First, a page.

It should be noted that, in the thymidylyltransferase/product complex models presently available, there are no bound magnesium ions observed in the active sites (Blankenfeldt et al. 2000; Zuccotti et al. 2001). Contrastingly, in the structure of the thymidylyltransferase solved in the presence of dTTP, there is a single magnesium ion bound to the nucleotide and the carboxylate groups of Asp 108 and Asp 223 (Sivaraman et al. 2002). These residues are structurally conserved in UGPase as Asp 137 and Asp 265. Interestingly, in glucose-1-phosphate cytidylyltransferase from Salmonella typhi, which catalyzes a similar reaction as UGPase, one magnesium ion is observed octahedrally coordinated by side chain aspartates, waters, and phosphoryl oxygens when product is bound in the active site whereas two are observed when only CTP is present (Koropatkin and Holden 2004; Koropatkin et al. 2005). The manner in which UGPase accommodates metal ions is presently not clear. Structural and biochemical analyses to address its metal requirements are in progress.
In summary, the molecular scaffold for a bacterial UGPase has now been clearly defined. The tetrameric enzyme can be envisioned as a dimer of dimers. The active site of UGPase contains many of the amino acid residues observed in the glucose-1-phosphate thymidylyltransferases, and presumably these residues function in the same manner in UGPase. In all of the glucose-1-phosphate thymidylyltransferases studied thus far, residues within a single subunit form the active sites. This is in sharp contrast to that observed for glucose-1-phosphate cytidylyltransferase from S. typhi, however. While this enzyme catalyzes a similar reaction, the transfer of a CMP group from CTP to glucose-1-phosphate, its active site is formed from residues contributed by two subunits of the hexamer (Koropatkin and Holden 2004; Koropatkin et al. 2005). The question then arises as to whether the active site of UGPase is formed by residues from only one subunit or by two. As shown in Figure 5, the disordered region between Glu 83 and Arg 88 in one subunit lies within ∼14 Å of the active site in the second subunit of the tight dimer. Recall that this is where the 22-residue insertion is located in UGPase relative to glucose-1-phosphate thymidylyltransferase. Interestingly, this disordered region is positively charged and contains Lys 84, Arg 85, Val 86, and Lys 87. It is possible that, in the presence of its substrates or its product, this surface loop in UGPase closes down upon a neighboring subunit to form part of the active site.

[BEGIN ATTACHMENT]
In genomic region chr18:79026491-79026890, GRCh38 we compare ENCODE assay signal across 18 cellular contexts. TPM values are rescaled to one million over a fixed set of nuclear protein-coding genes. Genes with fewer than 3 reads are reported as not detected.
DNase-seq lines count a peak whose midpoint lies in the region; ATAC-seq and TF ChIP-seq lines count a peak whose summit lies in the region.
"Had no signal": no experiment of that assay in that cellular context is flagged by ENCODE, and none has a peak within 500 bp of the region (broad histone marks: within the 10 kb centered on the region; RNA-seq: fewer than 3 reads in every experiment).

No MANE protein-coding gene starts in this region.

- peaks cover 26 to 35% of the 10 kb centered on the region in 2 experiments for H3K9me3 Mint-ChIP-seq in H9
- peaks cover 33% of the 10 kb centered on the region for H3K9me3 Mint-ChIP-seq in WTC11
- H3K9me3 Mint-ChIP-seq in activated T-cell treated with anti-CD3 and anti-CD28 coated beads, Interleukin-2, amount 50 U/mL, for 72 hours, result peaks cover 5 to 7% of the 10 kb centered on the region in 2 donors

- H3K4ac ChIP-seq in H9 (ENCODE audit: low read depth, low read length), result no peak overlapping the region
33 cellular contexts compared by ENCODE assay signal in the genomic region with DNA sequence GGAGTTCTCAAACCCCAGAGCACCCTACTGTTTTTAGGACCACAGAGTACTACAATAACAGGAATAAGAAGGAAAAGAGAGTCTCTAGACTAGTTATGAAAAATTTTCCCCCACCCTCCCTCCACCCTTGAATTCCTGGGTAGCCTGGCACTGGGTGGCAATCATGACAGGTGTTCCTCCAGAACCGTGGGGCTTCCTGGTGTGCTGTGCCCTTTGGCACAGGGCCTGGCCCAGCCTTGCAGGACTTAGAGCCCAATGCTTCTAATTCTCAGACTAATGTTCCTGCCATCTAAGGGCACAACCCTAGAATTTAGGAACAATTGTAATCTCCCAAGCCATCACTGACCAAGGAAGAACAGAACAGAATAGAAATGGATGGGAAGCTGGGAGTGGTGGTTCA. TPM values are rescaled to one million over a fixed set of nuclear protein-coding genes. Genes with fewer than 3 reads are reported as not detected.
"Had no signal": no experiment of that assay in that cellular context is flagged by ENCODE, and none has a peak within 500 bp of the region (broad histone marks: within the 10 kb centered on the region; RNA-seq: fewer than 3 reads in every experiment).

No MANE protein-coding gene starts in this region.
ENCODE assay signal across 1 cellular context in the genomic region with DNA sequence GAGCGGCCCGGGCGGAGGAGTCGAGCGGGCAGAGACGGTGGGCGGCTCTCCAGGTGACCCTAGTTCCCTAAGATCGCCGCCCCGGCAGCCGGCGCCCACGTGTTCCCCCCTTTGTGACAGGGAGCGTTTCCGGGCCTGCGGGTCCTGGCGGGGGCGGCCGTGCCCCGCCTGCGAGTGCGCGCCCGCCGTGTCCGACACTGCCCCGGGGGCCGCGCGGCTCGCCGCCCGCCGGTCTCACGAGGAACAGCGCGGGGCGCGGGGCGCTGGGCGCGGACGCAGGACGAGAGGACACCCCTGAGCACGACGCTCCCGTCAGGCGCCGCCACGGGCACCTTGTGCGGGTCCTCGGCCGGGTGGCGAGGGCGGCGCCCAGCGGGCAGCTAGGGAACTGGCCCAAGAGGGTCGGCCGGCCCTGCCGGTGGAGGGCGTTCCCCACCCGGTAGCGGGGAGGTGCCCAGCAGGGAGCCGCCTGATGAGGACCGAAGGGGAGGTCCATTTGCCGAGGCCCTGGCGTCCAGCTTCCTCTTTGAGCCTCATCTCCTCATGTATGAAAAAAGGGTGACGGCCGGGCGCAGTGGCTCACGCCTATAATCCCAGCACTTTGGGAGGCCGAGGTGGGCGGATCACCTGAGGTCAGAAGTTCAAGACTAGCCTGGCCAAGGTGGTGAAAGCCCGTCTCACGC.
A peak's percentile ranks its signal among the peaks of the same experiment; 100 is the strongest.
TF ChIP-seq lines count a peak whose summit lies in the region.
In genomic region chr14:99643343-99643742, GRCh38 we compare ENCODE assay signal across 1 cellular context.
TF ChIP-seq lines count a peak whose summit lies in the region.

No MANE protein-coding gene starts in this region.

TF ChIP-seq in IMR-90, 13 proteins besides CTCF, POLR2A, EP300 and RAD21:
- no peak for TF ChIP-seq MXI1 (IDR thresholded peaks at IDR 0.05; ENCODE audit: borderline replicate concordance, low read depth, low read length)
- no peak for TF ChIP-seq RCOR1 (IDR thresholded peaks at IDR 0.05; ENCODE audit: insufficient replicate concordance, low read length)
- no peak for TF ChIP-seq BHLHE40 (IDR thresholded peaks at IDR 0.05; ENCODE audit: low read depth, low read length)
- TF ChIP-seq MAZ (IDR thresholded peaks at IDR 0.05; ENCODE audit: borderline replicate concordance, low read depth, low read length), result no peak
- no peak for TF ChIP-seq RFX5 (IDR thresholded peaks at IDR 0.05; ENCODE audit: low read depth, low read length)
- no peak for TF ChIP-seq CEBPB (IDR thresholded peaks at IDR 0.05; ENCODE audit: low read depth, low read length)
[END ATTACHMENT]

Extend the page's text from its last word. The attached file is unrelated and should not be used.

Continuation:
Materials and methods
Molecular cloning of the UGPase gene
Genomic DNA from E. coli w3110 (ATCC 39936) was isolated by standard procedures. The galU gene was PCR-amplified using primers that introduced a 5′ NdeI site and a 3′ XhoI site. The purified PCR product was A-tailed and ligated into the pGEM-T (Promega) vector for screening and sequencing. A galU-pGEM-T vector construct of the correct sequence was then appropriately digested and ligated into a pET28b(+) vector that had been modified to provide an N-terminal TEV protease recognition site (Thoden et al. 2005).
DH5-α E. coli cells were transformed with the resulting plasmid and plated onto LB Agar Kan plates. Multiple colonies were picked to grow overnight in LB Kan medium from which plasmid DNA was isolated. Plasmids were tested for the presence of the galU gene by digestion with NdeI and XhoI.
Protein expression and purification
The galU-pET28JT plasmid was used to transform HMS174 (DE3) E. coli cells (Novagen). The culture was grown at 37°C with shaking until an optical density of 0.7 was reached at 600 nm, and then induced with 1 mM IPTG. The cells were allowed to express at 37°C for six hours after induction with IPTG.
Following growth, the cells were harvested and disrupted by sonication on ice. The lysate was cleared by centrifugation and UGPase was purified utilizing a Ni-NTA resin (Qiagen) according to the manufacturer's instructions. The N-terminal His-tag was cleaved from the protein by the addition of both 1 mM DTT and TEV protease in a 1:50 (TEV protease:UGPase) molar ratio. The cleavage reaction was carried out at 30°C for 5 h and subsequently passed through the nickel column to remove the TEV protease. The UGPase sample was dialyzed against 10 mM Tris-HCl and 200 mM NaCl at pH 8.0. Following dialysis the sample was concentrated to 15 mg/mL based on an extinction coefficient of 1.57 (mg/mL)−1·cm−1 as calculated with Protean (DNAStar).
Assessment of UGPase activity